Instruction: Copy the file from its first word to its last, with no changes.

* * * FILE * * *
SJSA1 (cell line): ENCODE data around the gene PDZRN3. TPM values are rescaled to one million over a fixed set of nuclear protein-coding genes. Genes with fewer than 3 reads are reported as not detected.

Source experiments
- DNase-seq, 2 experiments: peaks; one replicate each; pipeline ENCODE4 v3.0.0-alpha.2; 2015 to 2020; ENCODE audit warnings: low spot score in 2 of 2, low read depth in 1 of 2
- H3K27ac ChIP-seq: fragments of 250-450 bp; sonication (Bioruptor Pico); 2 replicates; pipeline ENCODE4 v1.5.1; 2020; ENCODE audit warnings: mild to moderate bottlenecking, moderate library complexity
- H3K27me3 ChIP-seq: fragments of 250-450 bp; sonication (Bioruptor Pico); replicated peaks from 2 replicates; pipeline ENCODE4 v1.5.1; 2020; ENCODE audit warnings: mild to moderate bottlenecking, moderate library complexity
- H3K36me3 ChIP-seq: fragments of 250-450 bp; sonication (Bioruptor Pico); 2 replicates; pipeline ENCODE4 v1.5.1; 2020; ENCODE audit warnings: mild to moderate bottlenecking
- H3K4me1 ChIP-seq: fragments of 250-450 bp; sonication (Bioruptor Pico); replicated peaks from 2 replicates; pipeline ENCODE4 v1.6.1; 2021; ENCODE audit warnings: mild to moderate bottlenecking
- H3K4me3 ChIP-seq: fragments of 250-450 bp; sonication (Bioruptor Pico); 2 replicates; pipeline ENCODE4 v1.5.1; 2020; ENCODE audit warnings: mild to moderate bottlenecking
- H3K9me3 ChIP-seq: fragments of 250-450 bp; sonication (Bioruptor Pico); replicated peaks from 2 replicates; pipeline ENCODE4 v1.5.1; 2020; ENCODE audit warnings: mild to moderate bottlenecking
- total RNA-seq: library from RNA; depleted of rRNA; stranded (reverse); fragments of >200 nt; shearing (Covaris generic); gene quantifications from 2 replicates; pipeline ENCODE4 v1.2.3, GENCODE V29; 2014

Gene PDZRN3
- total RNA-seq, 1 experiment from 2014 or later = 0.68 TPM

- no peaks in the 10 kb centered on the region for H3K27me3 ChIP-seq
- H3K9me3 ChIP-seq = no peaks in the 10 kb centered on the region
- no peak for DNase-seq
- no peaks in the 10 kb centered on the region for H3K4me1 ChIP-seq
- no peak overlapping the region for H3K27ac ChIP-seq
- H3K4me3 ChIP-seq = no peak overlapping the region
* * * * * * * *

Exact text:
SJSA1 (cell line): ENCODE data around the gene PDZRN3. TPM values are rescaled to one million over a fixed set of nuclear protein-coding genes. Genes with fewer than 3 reads are reported as not detected.

Source experiments
- DNase-seq, 2 experiments: peaks; one replicate each; pipeline ENCODE4 v3.0.0-alpha.2; 2015 to 2020; ENCODE audit warnings: low spot score in 2 of 2, low read depth in 1 of 2
- H3K27ac ChIP-seq: fragments of 250-450 bp; sonication (Bioruptor Pico); 2 replicates; pipeline ENCODE4 v1.5.1; 2020; ENCODE audit warnings: mild to moderate bottlenecking, moderate library complexity
- H3K27me3 ChIP-seq: fragments of 250-450 bp; sonication (Bioruptor Pico); replicated peaks from 2 replicates; pipeline ENCODE4 v1.5.1; 2020; ENCODE audit warnings: mild to moderate bottlenecking, moderate library complexity
- H3K36me3 ChIP-seq: fragments of 250-450 bp; sonication (Bioruptor Pico); 2 replicates; pipeline ENCODE4 v1.5.1; 2020; ENCODE audit warnings: mild to moderate bottlenecking
- H3K4me1 ChIP-seq: fragments of 250-450 bp; sonication (Bioruptor Pico); replicated peaks from 2 replicates; pipeline ENCODE4 v1.6.1; 2021; ENCODE audit warnings: mild to moderate bottlenecking
- H3K4me3 ChIP-seq: fragments of 250-450 bp; sonication (Bioruptor Pico); 2 replicates; pipeline ENCODE4 v1.5.1; 2020; ENCODE audit warnings: mild to moderate bottlenecking
- H3K9me3 ChIP-seq: fragments of 250-450 bp; sonication (Bioruptor Pico); replicated peaks from 2 replicates; pipeline ENCODE4 v1.5.1; 2020; ENCODE audit warnings: mild to moderate bottlenecking
- total RNA-seq: library from RNA; depleted of rRNA; stranded (reverse); fragments of >200 nt; shearing (Covaris generic); gene quantifications from 2 replicates; pipeline ENCODE4 v1.2.3, GENCODE V29; 2014

Gene PDZRN3
- total RNA-seq, 1 experiment from 2014 or later = 0.68 TPM

- no peaks in the 10 kb centered on the region for H3K27me3 ChIP-seq
- H3K9me3 ChIP-seq = no peaks in the 10 kb centered on the region
- no peak for DNase-seq
- no peaks in the 10 kb centered on the region for H3K4me1 ChIP-seq
- no peak overlapping the region for H3K27ac ChIP-seq
- H3K4me3 ChIP-seq = no peak overlapping the region